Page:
This post is reproduced from a post of my Japanese blog.

A friend of mine, an academic researcher in machine learning field tweeted as below.

imbalanced data に対する対処を勉強していたのだけど，[Wallace et al. ICDM'11] https://t.co/ltQ942lKPm … で「undersampling + bagging をせよ」という結論が出ていた．

— ™ (@tmaehara) July 29, 2017

I've studied how to handle imbalanced data, but I found Wallace et al. ICDM'11 concluded that you should do "undersampling + bagging".

In the other post of my Japanese blog, I argued about how to handle imbalanced data with "class weight" in which cost of negative samples is reduced by a ratio of negative to positive samples in loss function.

However, I thought "undersampling + bagging" would work better, so I would try it here. Please notice that here I only used randomForest {randomForest} in R for this trial just for simplicity and computational cost. If you're interested in any other classifier including deep NN, please try by yourself :P)

Note

If you use Python, already there is a good package for "undersampling + bagging".

### Dataset

I prepared a dataset with 250 positive and 3750 negative samples. Please get it from my GitHub repository below.

First, import it as a data frame "d". In addition, let's create a grid to draw decision boundaries.

> px <- seq(-4,4,0.05) > py <- seq(-4,4,0.05) > pgrid <- expand.grid(px, py) > names(pgrid) <- names(d)[-3]

OK, let's proceed.

### Class weight

If you use randomForest, what you have to do is just to give a ratio of positive to negative samples to "classwt" argument.

> d.rf <- randomForest(as.factor(label)~., d, classwt=c(1, 3750/250)) > out.rf <- predict(d.rf, newdata=pgrid) > plot(d[,-3], col=d[,3]+1, xlim=c(-4,4), ylim=c(-4,4), cex=0.5, pch=19) > par(new=T) > contour(px, py, array(out.rf, c(length(px), length(py))), levels=0.5, col='purple', lwd=5, drawlabels=F)

The result was as I expected; a little more expanded decision boundary than its original one.

### Undersampling + bagging

First, I tried a bagging with 10 sub-classifiers. Please accept my dirty codes :P)

> outbag.rf <- c() > for (i in 1:10){ + set.seed(i) + train0 <- d[sample(3750, 250, replace=F),] + train1 <- d[3751:4000,] + train <- rbind(train0, train1) + model <- randomForest(as.factor(label)~., train) + tmp <- predict(model, newdata=pgrid) + outbag.rf <- cbind(outbag.rf, tmp) + } > outbag.rf.grid <- apply(outbag.rf, 1, mean)-1 > plot(d[,-3], col=d[,3]+1, xlim=c(-4,4), ylim=c(-4,4), cex=0.5, pch=19) > par(new=T) > contour(px, py, array(out10.rf.grid, c(length(px), length(py))), levels=0.5, col='purple', lwd=5, drawlabels=F)

It looks that the classification region of the positive samples got expanded a little bit. How about 50 sub-classifiers?

It appears that jaggy parts got reduced. OK, let's try 100 sub-classifiers.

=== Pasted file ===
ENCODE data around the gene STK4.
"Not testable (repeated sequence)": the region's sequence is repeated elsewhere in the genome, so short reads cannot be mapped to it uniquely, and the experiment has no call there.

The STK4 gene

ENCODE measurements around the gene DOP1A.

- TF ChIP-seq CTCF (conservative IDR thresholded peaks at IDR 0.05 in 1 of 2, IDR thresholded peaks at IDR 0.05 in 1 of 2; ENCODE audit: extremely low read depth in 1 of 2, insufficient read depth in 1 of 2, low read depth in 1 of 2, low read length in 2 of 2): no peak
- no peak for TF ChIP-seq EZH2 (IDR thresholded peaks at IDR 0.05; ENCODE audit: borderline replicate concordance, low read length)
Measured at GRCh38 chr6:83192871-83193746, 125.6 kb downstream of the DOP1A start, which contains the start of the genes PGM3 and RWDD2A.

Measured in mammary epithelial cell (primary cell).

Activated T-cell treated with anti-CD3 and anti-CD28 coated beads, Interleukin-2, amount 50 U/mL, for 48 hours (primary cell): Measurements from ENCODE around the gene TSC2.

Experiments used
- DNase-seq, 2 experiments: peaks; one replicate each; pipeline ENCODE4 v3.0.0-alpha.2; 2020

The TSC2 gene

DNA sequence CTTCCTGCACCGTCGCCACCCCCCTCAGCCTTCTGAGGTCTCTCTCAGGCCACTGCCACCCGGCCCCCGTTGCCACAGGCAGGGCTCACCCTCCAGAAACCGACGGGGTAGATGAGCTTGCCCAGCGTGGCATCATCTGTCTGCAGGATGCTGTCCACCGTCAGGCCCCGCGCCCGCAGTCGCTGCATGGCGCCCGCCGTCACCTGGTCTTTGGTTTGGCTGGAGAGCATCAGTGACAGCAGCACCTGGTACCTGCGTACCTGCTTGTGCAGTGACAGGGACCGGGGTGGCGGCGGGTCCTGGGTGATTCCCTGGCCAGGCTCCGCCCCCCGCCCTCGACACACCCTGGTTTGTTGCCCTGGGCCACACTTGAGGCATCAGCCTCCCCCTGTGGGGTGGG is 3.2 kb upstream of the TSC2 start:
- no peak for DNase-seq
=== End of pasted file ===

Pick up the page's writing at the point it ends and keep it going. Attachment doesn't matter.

Got it, once it finished.

### Advanced: positive samples as embedded into negative samples

The dataset above was generated by a script below.

> set.seed(1001) > x1 <- cbind(rnorm(1000, 1, 1), rnorm(1000, 1, 1)) > set.seed(1002) > x2 <- cbind(rnorm(1000, -1, 1), rnorm(1000, 1, 1)) > set.seed(1003) > x3 <- cbind(rnorm(1000, -1, 1), rnorm(1000, -1, 1)) > set.seed(4001) > x41 <- cbind(rnorm(250, 0.5, 0.5), rnorm(250, -0.5, 0.5)) > set.seed(4002) > x42 <- cbind(rnorm(250, 1, 0.5), rnorm(250, -0.5, 0.5)) > set.seed(4003) > x43 <- cbind(rnorm(250, 0.5, 0.5), rnorm(250, -1, 0.5)) > set.seed(4004) > x44 <- cbind(rnorm(250, 1, 0.5), rnorm(250, -1, 0.5)) > d <- rbind(x1,x2,x3,x41,x42,x43,x44) > d <- data.frame(x = d[,1], y = d[,2], label=c(rep(0, 3750), rep(1, 250)))

In short, positive samples in this dataset are concentrated in the lowest and rightmost part of the 4th quadrant, so I think it's natural that we got a result above. Thus, I tried to move the positive samples more inside, as embedded into the negative samples.

> d1 <- d > d1$label <- c(rep(0,3000), rep(1,250), rep(0,750))

First, let's try "classwt".

> d1.rf <- randomForest(as.factor(label)~., d1, classwt=c(1, 3750/250)) > out.rf <- predict(d1.rf, newdata=pgrid) > plot(d1[,-3], col=d1[,3]+1, xlim=c(-4,4), ylim=c(-4,4), cex=0.5, pch=19) > par(new=T) > contour(px, py, array(out.rf, c(length(px), length(py))), levels=0.5, col='purple', lwd=5, drawlabels=F)

OMG... what a tiny decision boundary, even like overfitting. OK, let's try "undersampling + bagging". For simplicity, I tried 100 sub-classifiers here.

> outbag.rf <- c() > for (i in 1:100){ + set.seed(i) + train.tmp <- d1[d1$label==0,] + train0 <- train.tmp[sample(3750, 250, replace=F),] + train1 <- d1[3001:3250,] + train <- rbind(train0, train1) + model <- randomForest(as.factor(label)~., train) + tmp <- predict(model, newdata=pgrid) + outbag.rf <- cbind(outbag.rf, tmp) + } > outbag.rf.grid <- apply(outbag.rf, 1, mean)-1 > plot(d1[,-3], col=d1[,3]+1, xlim=c(-4,4), ylim=c(-4,4), cex=0.5, pch=19) > par(new=T) > contour(px, py, array(outbag.rf.grid, c(length(px), length(py))), levels=0.5, col='purple', lwd=5, drawlabels=F)

Yes, I didi it. You see a broad decision boundary in the 4th quadrant just near to (0,0), which looks to get a little bit more generalized than usual.

### My comment

Two cases clearly showed that "undersampling + bagging" does better than "class weight" in order to get well-generalized decision boundary. To tell the truth, I rather got shocked because "classwt" causes overfitting shown in these two cases...